I’ve experienced World War II. After my plane went down in the Pacific, I floated on a raft for 47 days, with only rain water to sustain me along with an occasional albatross I’ve killed and eaten and then used as bait to snag fish to skin and eat. I’ve been captured by the Japanese, taken to a POW camp, and been repeatedly abused and demoralized. I felt starvation, and had lice and maggots crawling on me; my foot has been broken, and I think about my family back in California, as I long for the war to end so that I can see their faces—faces that sustain me—again.
I am Louie Zamperini, the main subject of the book “Unbroken.” Angelina Jolie is directing the film by the same name, and it’s scheduled to be released on Christmas Day.
I have also been Stella Bain and Elizabeth Bennet and Mitch Albom and Jane Eyre and Ebenezer Scrooge.
Books do this for us. They allow us to momentarily escape reality and become involved in the lives of others, living vicariously through them as we flip the pages. The results from this type of immersion can vary. Sometimes, we will gain a clearer understanding of the world. Perhaps we’ll transform via an eye-opening revelation. Maybe we’ll have compassion for something we never dreamed we’d have compassion for. Or, maybe, just maybe, we will laugh at the characters, and ourselves, as we realize how ridiculous life can be at times.
I can’t image my life being as full as it is if I didn’t read stories. You are what you read.
“Unbroken” is not a book I would typically pick up. I tend to lean toward romance, relationship stories, contemporary women’s fiction, and an occasional suspense novel. However, at the recommendation of my mother, husband, and members of my book club, I took a leap and read Louie’s story. I have recommended it now on Facebook, Twitter, and Instagram, to friends I know, and to my students who have heard me tell parts of the story because it’s so remarkable. Now, I am recommending it to those of you who have not yet read this incredible piece of work.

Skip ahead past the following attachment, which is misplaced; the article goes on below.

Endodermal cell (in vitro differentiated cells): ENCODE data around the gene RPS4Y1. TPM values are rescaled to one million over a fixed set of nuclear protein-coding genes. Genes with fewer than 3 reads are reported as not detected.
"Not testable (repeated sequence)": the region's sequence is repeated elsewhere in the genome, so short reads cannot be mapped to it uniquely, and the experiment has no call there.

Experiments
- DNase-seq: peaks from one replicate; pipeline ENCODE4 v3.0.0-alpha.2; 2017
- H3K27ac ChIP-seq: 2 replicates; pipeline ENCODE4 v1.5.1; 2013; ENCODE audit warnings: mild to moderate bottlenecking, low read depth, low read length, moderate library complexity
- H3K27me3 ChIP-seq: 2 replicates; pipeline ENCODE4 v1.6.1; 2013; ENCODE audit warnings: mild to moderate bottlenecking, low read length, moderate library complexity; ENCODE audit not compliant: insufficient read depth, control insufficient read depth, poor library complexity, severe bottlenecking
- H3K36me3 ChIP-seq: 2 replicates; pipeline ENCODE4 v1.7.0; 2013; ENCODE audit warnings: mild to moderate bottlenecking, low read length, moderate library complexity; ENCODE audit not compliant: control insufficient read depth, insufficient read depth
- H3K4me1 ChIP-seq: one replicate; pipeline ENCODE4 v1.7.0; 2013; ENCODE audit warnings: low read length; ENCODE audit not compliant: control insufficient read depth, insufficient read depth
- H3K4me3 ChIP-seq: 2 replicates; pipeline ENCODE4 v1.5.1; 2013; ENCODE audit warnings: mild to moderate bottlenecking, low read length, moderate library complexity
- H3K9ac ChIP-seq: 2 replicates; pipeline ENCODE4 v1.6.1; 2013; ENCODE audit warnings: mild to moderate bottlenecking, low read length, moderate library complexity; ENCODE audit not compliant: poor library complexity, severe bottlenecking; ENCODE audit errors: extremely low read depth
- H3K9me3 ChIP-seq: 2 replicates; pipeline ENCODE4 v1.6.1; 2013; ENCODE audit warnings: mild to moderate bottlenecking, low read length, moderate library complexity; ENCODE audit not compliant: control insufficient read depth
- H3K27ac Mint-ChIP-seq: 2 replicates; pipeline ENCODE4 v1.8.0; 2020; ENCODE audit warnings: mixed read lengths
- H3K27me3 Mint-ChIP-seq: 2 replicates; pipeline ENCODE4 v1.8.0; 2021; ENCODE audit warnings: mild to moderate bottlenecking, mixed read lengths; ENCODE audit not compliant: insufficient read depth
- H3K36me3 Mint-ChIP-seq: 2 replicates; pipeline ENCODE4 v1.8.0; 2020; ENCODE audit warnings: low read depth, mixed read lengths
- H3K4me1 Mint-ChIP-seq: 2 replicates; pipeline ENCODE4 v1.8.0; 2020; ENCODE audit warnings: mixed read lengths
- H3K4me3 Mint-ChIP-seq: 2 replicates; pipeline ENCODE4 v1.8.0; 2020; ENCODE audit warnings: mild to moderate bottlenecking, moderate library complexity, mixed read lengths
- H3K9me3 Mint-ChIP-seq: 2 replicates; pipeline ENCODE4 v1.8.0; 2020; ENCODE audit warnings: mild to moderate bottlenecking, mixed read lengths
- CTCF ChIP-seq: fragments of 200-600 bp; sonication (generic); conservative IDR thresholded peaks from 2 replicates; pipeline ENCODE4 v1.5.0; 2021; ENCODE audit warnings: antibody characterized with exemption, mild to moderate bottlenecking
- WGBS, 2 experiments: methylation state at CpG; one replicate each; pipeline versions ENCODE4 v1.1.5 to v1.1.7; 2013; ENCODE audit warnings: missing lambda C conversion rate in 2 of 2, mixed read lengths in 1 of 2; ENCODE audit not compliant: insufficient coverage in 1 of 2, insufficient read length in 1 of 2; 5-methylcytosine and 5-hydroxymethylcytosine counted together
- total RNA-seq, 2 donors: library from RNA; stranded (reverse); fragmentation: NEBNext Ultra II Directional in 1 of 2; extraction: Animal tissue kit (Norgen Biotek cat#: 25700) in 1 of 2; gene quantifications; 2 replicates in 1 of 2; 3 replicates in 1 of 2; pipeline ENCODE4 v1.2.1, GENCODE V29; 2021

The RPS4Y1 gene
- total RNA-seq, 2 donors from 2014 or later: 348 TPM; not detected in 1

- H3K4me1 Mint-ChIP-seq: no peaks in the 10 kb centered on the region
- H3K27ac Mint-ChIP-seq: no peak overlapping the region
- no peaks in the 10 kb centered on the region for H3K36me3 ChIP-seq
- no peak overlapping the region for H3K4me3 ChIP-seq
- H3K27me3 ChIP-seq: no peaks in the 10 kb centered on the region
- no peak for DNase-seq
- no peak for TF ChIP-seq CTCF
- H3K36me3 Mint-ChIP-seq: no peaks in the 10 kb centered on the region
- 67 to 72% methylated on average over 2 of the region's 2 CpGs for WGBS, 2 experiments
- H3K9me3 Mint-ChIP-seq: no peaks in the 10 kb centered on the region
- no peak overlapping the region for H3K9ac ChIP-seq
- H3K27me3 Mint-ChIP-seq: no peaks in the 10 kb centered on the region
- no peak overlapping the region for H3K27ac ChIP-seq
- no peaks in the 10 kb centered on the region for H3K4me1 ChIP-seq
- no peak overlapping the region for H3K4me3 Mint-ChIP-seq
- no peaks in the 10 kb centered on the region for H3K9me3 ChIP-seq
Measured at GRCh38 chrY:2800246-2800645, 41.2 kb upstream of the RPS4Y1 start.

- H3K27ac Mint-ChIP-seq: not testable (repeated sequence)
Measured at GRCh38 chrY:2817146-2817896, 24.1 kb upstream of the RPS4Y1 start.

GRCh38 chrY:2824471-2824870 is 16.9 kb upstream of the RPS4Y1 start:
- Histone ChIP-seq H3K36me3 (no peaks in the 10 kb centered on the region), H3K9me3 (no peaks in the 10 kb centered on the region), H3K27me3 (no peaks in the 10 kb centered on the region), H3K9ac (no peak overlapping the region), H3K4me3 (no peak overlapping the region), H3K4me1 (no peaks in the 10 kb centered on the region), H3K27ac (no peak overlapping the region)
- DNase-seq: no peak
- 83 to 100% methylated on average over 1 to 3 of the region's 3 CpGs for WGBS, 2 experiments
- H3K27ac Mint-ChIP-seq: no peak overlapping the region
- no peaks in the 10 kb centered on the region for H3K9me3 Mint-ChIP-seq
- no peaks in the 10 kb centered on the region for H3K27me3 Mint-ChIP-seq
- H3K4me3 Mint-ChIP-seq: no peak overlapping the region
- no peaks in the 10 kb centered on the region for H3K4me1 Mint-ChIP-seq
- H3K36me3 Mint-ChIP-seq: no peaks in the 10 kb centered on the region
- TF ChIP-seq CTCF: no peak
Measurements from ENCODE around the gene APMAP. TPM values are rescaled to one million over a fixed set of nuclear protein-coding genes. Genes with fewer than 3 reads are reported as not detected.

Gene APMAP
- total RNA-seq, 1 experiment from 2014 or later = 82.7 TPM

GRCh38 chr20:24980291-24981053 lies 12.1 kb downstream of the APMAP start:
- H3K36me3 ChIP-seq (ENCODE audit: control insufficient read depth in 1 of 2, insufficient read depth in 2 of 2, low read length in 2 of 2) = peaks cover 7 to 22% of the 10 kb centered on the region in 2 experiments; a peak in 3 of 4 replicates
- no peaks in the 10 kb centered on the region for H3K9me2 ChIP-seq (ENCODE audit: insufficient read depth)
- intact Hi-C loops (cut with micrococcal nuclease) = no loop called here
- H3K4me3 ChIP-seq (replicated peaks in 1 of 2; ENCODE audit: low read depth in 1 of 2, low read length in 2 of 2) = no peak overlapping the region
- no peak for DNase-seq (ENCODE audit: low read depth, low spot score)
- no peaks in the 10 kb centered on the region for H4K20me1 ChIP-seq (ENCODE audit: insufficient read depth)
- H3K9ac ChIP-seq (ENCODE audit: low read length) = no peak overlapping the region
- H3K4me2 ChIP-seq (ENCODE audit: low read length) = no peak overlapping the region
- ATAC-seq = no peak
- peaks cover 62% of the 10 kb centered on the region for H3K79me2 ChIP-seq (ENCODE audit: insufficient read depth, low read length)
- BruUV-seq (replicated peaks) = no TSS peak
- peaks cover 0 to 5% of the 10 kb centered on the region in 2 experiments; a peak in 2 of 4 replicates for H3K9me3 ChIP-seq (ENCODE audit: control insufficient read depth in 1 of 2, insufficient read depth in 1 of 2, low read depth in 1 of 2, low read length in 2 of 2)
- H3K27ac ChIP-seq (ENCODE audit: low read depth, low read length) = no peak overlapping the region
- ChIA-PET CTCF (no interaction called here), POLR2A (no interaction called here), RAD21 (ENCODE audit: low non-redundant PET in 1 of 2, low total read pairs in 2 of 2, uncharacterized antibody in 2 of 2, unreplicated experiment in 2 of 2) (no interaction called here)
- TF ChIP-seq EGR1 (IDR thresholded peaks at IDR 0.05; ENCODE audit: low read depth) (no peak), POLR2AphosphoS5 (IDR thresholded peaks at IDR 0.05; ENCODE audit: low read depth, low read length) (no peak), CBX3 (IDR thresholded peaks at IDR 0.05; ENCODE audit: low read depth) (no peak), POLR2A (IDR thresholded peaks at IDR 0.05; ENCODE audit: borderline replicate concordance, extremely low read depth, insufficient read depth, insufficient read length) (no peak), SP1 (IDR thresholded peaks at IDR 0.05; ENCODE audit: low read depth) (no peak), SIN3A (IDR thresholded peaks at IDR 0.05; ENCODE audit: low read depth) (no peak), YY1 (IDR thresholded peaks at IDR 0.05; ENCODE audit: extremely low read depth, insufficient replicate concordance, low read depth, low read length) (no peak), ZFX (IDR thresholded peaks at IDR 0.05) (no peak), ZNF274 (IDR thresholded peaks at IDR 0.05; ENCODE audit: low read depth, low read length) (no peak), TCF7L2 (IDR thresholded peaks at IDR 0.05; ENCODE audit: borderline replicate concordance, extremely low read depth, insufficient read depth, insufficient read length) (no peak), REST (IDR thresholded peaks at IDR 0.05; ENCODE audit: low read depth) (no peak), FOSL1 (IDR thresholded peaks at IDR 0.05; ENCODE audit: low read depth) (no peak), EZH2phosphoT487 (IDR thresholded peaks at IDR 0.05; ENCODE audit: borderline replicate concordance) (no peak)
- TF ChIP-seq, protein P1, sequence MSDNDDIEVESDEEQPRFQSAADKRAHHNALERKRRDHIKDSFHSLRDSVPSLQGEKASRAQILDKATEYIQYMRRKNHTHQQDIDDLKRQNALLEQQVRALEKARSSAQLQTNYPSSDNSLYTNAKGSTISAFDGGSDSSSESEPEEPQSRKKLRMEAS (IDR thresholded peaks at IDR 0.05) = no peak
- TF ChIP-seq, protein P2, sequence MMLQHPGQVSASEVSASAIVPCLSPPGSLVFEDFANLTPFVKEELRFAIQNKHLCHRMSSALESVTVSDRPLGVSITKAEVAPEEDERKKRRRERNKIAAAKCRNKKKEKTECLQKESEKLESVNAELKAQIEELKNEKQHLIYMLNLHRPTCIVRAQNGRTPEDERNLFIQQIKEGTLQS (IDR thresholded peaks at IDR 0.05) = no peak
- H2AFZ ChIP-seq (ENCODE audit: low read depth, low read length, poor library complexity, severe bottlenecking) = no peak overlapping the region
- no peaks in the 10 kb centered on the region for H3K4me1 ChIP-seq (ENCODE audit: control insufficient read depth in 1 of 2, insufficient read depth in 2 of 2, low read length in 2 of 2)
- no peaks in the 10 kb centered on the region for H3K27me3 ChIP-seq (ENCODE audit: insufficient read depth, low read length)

I do my best as a professor to get my students reading outside of classwork. Some of them are excellent readers, with quite a wide variety of interests and genres. Others need a push. But when we read something as amazing as “Unbroken,” we can’t imagine hearing the story in any other way. Laura Hillenbrand, the author, goes about her craft so meticulously and elegantly, revealing the story at a melodic, somewhat haunting pace, that we cannot tear ourselves away from Louie’s predicaments. We are swept up in his story, and at the end, are left marveling at both his incredible journey and Hillenbrand’s grace as a storyteller.
Reading allows us to immerse ourselves into place, culture, dialogue, people, and conflict. It allows us to see things from a new perspective. Having read “Unbroken,” I will never be able to look at a World War II veteran in the same way. I always knew they risked their lives and fought for freedom, but never before did I realize the magnitude in which these men sacrificed themselves. In order make our world a safer place to live, they put themselves in harm’s way; they did it to free people who should not have been enslaved and murdered, and to guarantee the freedom of so many who suffered at the hand of evil and cruelty.
I intend to continue to immerse myself in other places and characters. Right now, I’m in Scotland as Claire Barclay. I’ve been relocated from England; my mother has just remarried after my father’s death several years ago, and we are starting anew. It may be “The Long Way Home” by Robin Pilcher, but it’s home to me already after what I endured in Japan.
I can’t wait to see where the next book takes me after Scotland.